Senator Sheldon Whitehouse (D-RI). Photo: Diego M. Radzinschi/NLJ

Sen. Sheldon Whitehouse, D-Rhode Island, has launched a campaign to reform what he calls the “fecklessness” of the U.S. Supreme Court’s rules requiring the disclosure of who is behind amicus curiae briefs filed with the court.

Last month Whitehouse sent a letter to Chief Justice John Roberts Jr. and Court Clerk Scott Harris, decrying “the court’s practice of routinely accepting amicus curiae briefs from special interest groups that fail to disclose their donors.”

As a result, Whitehouse said, the court has opened the door to the “well-heeled, repeat-player amici who routinely flood the court with anonymously funded briefs.”

Whitehouse offered an example, asserting that in the 2016 case Friedrichs v. California involving union agency fees, the Lynde and Harry Bradley Foundation “not only bankrolled the nonprofit law firm bringing the case, but also donated to 11 different organizations that filed amicus curiae briefs supporting the plaintiffs.”

Whitehouse first raised the issue during a colloquy with then-nominee Brett Kavanaugh during his confirmation hearing last September, claiming that “once the nominee’s on the court, the same business front groups with ties to the Koch brothers and other funders of Republican political machine file friend of the court, or amicus briefs to signal their wishes to the Roberts Five. Who is really behind those friends is another deep, dark secret.”

The court’s Rule 37.6 requires that those who file amicus briefs “shall identify every person other than the amicus curiae, its members or its counsel, who made such a monetary contribution.”

Harris, the Supreme Court clerk, invoked the rule in December to rein in the growing trend of organizations undertaking GoFundMe campaigns to fund amicus briefs by seeking small donations from the public, some of which were anonymous. Whitehouse cited The National Law Journal’s article on the subject in his letter to Roberts and Harris.

But in the GoFundMe cases, the donations were explicitly sought to fund the production of amicus briefs. Whitehouse’s example of the Friedrichs briefs signals that he is taking on a broader target, namely donors who contribute to organizations in general, not specifically to fund a given amicus brief the organization might file.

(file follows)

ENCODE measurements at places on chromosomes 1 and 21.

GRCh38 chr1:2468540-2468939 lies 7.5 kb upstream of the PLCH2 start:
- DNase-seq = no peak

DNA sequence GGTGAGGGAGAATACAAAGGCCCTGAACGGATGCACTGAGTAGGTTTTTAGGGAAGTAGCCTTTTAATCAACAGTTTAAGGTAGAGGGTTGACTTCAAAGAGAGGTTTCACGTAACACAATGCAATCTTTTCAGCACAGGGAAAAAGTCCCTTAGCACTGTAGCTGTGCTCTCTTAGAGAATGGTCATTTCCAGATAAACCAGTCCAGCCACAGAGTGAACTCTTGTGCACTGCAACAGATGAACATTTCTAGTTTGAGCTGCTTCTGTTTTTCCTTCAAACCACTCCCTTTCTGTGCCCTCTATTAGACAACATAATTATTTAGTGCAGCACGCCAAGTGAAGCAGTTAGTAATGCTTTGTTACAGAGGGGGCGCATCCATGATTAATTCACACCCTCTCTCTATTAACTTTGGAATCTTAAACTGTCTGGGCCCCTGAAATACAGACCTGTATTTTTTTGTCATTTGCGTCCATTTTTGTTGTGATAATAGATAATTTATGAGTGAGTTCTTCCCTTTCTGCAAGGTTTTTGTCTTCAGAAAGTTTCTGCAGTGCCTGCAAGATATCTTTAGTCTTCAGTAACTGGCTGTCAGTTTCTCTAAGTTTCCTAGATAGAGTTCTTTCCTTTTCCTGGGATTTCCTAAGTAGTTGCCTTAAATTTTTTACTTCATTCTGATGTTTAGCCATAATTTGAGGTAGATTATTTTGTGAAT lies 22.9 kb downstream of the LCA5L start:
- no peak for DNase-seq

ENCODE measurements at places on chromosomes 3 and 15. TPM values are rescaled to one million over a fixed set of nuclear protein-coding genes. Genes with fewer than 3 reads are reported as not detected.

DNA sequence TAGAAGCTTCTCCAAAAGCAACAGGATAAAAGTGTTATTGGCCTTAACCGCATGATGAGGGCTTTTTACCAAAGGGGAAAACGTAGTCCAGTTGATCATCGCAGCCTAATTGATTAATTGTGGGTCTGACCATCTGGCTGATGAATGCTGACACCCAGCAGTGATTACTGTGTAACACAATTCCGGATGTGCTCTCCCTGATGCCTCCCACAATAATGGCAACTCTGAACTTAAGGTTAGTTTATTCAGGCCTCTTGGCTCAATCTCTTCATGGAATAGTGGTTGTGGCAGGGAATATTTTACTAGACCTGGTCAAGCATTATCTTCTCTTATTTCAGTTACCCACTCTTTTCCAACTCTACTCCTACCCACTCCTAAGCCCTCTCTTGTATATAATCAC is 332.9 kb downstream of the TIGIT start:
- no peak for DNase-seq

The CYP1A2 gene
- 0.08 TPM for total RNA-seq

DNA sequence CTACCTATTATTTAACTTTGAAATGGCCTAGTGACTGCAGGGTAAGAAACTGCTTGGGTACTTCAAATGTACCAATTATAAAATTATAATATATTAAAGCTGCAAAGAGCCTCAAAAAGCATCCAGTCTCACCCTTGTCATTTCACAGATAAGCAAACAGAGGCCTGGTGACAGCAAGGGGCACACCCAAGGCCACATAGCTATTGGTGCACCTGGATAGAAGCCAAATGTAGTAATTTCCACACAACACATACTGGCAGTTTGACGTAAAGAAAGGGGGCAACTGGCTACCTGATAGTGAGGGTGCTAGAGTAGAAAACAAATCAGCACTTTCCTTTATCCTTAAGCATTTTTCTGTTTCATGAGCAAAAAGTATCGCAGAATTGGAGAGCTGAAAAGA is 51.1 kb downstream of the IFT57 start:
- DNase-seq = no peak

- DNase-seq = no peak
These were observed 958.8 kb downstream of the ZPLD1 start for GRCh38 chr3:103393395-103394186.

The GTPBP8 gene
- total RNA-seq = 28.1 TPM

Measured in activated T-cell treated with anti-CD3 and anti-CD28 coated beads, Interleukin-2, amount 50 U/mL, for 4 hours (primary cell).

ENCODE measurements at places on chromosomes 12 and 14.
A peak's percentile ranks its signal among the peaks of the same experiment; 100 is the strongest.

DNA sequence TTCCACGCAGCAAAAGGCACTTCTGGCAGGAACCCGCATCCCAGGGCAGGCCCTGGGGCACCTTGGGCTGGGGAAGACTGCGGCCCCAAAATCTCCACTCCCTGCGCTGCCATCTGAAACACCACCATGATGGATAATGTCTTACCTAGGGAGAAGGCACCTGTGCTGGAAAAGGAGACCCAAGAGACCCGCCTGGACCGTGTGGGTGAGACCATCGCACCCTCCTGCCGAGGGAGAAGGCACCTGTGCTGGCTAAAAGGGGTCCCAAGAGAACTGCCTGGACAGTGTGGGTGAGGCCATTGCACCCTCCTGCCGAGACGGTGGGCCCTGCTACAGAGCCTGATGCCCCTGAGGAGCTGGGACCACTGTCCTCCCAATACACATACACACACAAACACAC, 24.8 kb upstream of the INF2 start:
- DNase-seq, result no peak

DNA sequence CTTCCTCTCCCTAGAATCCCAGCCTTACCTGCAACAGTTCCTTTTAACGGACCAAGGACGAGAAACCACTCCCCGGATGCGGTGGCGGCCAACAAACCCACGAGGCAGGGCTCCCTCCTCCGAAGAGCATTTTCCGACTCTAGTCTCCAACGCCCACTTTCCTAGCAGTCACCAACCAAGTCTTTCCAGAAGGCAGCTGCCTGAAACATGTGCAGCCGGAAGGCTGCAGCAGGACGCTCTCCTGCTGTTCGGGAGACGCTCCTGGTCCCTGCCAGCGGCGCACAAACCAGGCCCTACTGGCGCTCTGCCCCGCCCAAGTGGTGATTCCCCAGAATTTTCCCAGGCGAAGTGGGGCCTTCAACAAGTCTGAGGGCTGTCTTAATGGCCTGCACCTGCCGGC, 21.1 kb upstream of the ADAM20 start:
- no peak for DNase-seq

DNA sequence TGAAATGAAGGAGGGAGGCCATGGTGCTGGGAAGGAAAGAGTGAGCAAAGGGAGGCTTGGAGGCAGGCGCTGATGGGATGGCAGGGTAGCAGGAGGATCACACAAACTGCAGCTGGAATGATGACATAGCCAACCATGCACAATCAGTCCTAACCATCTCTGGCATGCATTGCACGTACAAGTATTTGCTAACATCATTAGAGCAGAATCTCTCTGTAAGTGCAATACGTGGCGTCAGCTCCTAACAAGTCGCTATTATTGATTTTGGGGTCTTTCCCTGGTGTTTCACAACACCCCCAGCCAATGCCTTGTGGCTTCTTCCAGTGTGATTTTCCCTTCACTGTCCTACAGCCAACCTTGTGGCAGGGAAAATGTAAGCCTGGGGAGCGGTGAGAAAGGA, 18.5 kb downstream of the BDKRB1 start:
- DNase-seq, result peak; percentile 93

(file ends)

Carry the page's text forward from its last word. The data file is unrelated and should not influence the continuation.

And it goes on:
“Americans deserve to know who is behind these judicial lobbying efforts,” Whitehouse wrote in his letter, adding that the current situation “presents a threat to the court’s reputation as neutral arbiter of laws, which I know you value and strive to protect.”

Whitehouse’s letter also included a draft bill Whitehouse plans to introduce. It would require those who file three or more amicus briefs with the Supreme Court and federal appeals courts to register with the court and disclose contributions to amicus-filing organizations. The bill would be called “Assessing Monetary Influence in the Courts of the United States Act of 2019.”

Whitehouse’s letter, first reported by Roll Call, was made public as an appendix to an amicus brief he filed January 29 in County of San Mateo, California v. Chevron Corp., a Ninth Circuit case brought by California counties and cities seeking damages and other relief from fossil fuel companies for sea level rise.

The brief targets the U.S. Chamber of Commerce’s role in the case, which the senator said reflects “a decades-long campaign of disinformation, obstruction, and political intimidation” on the subject of carbon pollution.

 

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